Monday, August 16, 2010
No, I did not fall of the edge of the globe last week. I took a vacation.... Rare! I decided to make it a real one, and unplug (mostly. Sort of). Details on that forthcoming.
The main event last week, however, was the wedding of my good friends, Seetha and Ananth. Seetha and I first met at age 8, when we were in the South Shore Children's Chorus together (embarrassing close-up above; yes, that is a giant bow on my head). We hardly knew one another then, but we were two of the choir's youngest members. Two moves later (for both of us: her to India and back, and myself to Otterburn Park and then Bedford) we went to high school together for four years. She, Manasi, Manasi (known as Manu) and I (acronym: SAM²) were inseparable for the most of these years. We later went on to Marianopolis together (3x Health Sciences, 1x Liberal Arts... guess who that was?).
Seetha and her family mean a great deal to me. Seetha and her parents, particularly, have been tremendous influences on my life. She and her father both told me tales from Hindu mythology (Seetha telling them as bedtime stories during sleepovers), and her father taught me much about religion and philosophy that stays with me to this day. He is one of the most humble and kind men I know, and a true teacher. The evidence is here, although "he does not think of himself as a personification of Gandhi (as the article alludes to) but a devout follower of his teaching." He maintains that "sometimes we get a bigger honor before we deserve the whole of it; then for that we have to work hard to deserve it. At other times we work hard but it goes unrecognized. My case belongs to the first."
Her mother cooked for me: her unbelievably delicious meals were my first introduction to exotic cuisine (I know, it's not exotic anymore, really!). She patiently taught me what was what, how to eat with my hands, and oversaw my initiation into the realm of spicy food (I can handle a lot more than people think ... appearances are deceptive!). Under her tutelage, I sampled biryanis and mutton and butter chicken, and I scarfed up more samosas and naan than I care to admit. Knowing that butter chicken was my favourite (but only made her way, more South Indian than North, which is what you commonly get more of in restaurants here), she always made extra and sent a spare Tupperware full to school with Seetha for me, which I scarfed in ecstasy on the bus ride home on more than a few occasions. I watched her teach Seetha bharata natyam in preparation for her arangetram with a patience and determination I admired as a dancer myself. Both Seetha's parents accepted me into their home and their lives for many years (well, once they figured out this "Alex" person Seetha kept referring to at age 14 wasn't a boy... and Uncle did insist on calling me Alexis!) unquestioningly, and with a warmth and caring that I cherish to this day.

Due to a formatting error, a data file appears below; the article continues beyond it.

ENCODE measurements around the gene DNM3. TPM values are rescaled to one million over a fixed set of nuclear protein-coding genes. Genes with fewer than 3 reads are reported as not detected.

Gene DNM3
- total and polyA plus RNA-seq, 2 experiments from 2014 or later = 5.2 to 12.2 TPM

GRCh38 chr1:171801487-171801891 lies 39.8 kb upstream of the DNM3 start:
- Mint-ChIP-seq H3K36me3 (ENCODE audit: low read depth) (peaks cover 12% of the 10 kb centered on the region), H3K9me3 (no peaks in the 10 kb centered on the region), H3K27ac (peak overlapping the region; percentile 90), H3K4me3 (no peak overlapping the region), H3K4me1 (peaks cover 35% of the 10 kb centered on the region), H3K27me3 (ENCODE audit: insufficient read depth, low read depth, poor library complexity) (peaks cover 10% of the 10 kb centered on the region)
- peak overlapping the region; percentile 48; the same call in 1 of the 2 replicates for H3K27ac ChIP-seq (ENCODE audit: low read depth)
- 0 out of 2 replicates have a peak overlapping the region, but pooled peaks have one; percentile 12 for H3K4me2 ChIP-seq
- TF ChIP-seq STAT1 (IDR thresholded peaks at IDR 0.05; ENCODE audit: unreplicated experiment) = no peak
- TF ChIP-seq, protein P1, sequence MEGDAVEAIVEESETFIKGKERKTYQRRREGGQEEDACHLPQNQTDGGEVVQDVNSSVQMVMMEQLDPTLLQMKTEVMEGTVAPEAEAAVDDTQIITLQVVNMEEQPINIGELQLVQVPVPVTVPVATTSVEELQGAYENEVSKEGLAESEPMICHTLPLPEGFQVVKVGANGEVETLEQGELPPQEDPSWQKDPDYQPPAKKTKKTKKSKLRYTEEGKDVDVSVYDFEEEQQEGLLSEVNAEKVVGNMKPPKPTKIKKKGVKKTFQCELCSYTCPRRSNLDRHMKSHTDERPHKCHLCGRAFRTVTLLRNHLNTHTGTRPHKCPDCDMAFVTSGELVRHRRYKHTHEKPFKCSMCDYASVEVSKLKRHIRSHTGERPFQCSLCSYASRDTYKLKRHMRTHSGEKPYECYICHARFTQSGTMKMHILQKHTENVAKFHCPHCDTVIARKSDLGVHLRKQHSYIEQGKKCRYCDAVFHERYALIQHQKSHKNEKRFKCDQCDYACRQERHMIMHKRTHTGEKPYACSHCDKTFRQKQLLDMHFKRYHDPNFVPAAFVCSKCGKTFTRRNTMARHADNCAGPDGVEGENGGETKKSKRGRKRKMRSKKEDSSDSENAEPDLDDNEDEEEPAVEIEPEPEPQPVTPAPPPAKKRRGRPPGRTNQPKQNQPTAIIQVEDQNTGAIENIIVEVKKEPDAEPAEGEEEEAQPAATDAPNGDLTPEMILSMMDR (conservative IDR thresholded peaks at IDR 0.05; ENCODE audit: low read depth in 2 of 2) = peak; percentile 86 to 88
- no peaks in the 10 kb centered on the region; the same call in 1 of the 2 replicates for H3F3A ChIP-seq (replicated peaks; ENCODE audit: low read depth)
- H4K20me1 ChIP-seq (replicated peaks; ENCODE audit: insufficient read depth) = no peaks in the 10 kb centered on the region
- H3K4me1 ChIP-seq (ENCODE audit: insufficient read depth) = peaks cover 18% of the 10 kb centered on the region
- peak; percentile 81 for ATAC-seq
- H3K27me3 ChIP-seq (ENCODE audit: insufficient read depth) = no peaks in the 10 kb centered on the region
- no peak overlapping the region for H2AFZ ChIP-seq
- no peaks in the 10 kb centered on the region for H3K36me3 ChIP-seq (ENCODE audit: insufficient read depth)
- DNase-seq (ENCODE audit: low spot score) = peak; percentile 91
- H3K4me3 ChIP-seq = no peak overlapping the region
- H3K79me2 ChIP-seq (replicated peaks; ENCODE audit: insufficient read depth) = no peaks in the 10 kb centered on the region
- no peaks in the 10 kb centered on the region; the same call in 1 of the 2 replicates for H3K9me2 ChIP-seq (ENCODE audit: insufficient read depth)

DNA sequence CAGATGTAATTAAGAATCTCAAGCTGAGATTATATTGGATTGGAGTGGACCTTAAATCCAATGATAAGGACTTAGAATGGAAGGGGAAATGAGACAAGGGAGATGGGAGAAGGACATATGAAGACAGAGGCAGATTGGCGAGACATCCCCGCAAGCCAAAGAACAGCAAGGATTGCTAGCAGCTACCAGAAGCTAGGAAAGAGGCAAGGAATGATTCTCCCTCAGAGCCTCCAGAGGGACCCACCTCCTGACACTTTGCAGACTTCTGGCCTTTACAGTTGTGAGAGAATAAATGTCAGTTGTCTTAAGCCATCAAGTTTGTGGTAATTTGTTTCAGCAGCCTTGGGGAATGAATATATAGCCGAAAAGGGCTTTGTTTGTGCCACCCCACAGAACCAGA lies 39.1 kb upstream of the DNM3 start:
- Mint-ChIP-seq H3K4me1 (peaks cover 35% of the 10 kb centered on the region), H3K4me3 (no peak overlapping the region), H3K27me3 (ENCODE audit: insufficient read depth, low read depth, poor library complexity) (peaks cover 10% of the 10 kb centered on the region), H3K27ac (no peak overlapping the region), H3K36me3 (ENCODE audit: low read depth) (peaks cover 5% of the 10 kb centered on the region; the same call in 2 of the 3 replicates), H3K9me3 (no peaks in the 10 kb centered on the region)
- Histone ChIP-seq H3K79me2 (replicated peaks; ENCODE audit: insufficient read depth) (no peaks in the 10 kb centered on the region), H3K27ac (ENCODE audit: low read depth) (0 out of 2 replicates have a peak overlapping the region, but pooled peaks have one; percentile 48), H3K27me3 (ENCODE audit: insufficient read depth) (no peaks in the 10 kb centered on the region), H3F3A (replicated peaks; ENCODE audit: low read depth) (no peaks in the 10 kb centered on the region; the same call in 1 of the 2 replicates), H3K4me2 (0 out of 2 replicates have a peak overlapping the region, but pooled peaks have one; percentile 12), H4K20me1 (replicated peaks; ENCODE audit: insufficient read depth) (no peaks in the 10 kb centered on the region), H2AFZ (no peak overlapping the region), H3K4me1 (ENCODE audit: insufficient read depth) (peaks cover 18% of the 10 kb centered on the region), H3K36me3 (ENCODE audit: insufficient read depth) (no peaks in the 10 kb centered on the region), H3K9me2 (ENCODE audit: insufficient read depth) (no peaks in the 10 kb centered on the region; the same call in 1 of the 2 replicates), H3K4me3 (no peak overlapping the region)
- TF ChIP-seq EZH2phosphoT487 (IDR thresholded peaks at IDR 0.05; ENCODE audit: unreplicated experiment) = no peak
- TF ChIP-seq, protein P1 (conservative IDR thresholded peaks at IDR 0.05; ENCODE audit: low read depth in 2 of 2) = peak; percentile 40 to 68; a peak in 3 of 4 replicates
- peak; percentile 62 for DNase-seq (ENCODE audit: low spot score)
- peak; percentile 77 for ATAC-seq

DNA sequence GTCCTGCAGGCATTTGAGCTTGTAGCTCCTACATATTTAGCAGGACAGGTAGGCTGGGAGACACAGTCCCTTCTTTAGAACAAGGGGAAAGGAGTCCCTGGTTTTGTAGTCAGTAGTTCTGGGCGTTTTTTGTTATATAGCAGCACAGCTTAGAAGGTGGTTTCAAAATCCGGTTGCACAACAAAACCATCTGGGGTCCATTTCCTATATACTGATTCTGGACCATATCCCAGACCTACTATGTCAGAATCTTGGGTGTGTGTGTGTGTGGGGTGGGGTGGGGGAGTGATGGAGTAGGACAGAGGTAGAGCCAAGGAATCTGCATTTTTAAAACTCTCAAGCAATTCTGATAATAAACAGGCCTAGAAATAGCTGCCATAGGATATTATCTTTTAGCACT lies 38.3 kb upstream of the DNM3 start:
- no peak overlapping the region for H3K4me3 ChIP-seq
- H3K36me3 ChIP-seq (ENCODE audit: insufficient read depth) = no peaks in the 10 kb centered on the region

As for Seetha... well, there are not enough words to express how I feel about her, and about our friendship, which has been a wonderful blessing for many years. She takes after both her parents in her generous and warm nature. She is one of the most loyal people I know, and she is utterly BS-free; ask her opinion, and you will get it. She is straightforward, and she never once stooped to the petty machinations of high school. I am eternally indebted to her for being the person referred to in paragraph 7 of this post. Over our 16+ years of friendship, I have been honoured to watch a self-conscious tomboy flourish and grow into a graceful, talented woman who is comfortable in her own skin. Her wedding was a testament to the fact that she has touched many lives, and made many of us better people simply by knowing her. Ananth has much to be grateful for.
Reuniting with SAM², and spending time with her family this weekend again has been a joy. The title of this post is my wish for you newlyweds, Seetha.